Harvey Milk Day To Be Historic First
By J. Dean Woodbury
Every May 22 is now Harvey Milk Day in California, and there will be no better time or place for the first celebration of his birthday than in the Castro.
State Senator Mark Leno was the lead author of the bill, signed by Gov. Schwarzenegger in October of last year, which encourages public schools and educational institutions to conduct suitable commemorative exercises on that day. It is the first of its kind, presumably in the world, to honor an openly gay person.
To kick off the weekend, the Harvey Milk Civil Rights Academy will be hosting a fundraiser at Dolores Park Café on Friday evening. The following morning, Equality California (EQCA) volunteers will gather at the LGBT Center. The GLBT Historical Society will also have an on-going history display in the window of Harvey’s old camera shop at 575 Castro, along with an information booth regarding their new location on 18th St., and “Cruisin’ the Castro Tours” will be leading insightful walking tours of the neighborhood.
Moreover, the acclaimed film “Milk,” starring Sean Penn, will be showing at the Castro Theater later in the evening. The Imperial Council will be hosting a “Diversity Brunch” at ARC of San Francisco while the Harvey Milk Civil Rights Academy will host games and booths at the “Cookies & Milk Street Fair.”
Many organizations and individuals have been involved in putting together activities to raise awareness and funds, including the spectacular Sisters of Perpetual Indulgence, whose ever-popular “Tour de Castro” tricycle race is a featured event. This bawdy bacchanalia on mini-wheels is a fundraising costume extravaganza benefiting AIDS/Lifecycle riders. Cheer SF is slated to perform with much gaiety, with local establishments holding tea dances bearing names such as “Milk Shake” and “Hot Pants and Roller Skates.” Family picnics and plaque dedications will abound.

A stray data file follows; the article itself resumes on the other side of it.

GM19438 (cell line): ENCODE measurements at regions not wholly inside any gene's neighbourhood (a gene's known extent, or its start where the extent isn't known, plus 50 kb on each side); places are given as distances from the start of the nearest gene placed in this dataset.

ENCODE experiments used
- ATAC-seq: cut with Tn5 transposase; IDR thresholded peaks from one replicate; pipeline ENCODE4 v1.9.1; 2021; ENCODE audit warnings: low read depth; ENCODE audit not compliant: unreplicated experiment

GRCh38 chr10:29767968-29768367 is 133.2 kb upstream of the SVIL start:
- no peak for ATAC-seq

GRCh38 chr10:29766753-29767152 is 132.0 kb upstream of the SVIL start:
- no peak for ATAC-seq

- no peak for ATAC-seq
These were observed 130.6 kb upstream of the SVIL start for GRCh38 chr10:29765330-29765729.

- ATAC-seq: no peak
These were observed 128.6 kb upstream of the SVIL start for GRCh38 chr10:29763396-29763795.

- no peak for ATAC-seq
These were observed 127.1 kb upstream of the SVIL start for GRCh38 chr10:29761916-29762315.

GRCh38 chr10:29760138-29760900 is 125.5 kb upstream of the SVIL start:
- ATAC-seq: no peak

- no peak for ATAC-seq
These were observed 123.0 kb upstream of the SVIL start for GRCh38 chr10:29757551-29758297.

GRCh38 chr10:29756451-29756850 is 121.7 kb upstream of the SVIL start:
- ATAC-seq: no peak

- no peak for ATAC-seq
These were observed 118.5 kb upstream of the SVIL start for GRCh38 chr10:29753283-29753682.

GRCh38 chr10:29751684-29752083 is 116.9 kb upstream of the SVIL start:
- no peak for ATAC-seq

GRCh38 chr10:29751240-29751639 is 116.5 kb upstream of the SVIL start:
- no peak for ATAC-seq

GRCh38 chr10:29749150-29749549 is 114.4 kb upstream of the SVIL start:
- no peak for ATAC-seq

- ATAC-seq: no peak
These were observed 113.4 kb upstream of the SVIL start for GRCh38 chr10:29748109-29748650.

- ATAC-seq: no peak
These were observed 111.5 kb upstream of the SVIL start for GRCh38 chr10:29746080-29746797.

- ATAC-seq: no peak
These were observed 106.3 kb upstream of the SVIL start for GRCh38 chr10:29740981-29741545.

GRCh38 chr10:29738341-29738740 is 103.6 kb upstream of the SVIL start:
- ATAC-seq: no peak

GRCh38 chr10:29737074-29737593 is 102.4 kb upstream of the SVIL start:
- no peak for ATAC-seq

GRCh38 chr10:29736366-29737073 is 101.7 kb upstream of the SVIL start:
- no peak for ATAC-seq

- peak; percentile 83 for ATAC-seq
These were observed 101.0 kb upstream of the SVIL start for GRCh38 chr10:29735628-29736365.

Audrey Joseph, general coordinator and volunteer producer of many of the day’s events, will be present at the laying of a plaque in front of Harvey’s old camera shop.
“This is historic, because it’s the first time any day has been put aside for a gay individual in this country. MLK, Cesar Chavez, they have commemorative days that honor their life’s work; and now, we have Harvey Milk Day. It’s a big day, an important day, and I am happy to be part of it.”
Harvey Bernard Milk, originally from New York, became the first openly gay man to be elected to public office in California when he won a seat on the San Francisco Board of Supervisors in 1977.
Although he only served 11 months, he fought hard and ultimately won a gay rights ordinance in The City. Believing that gays should support gay businesses, he organized the annual Castro Street Fair in 1974 that is still held every autumn. From serving in the Korean War to supporting free public transport and calling for the liberation and protection of people everywhere, Harvey was truly one of the most beloved civil rights pioneers of our time. Assassinated along with then Mayor George Moscone at City Hall on November 27, 1978 by Dan White, the world lost a hero in the fight against oppression.
For more information contact Richard Magary at MUMC-SF@earthlink.net or go to www.MILKDay.org.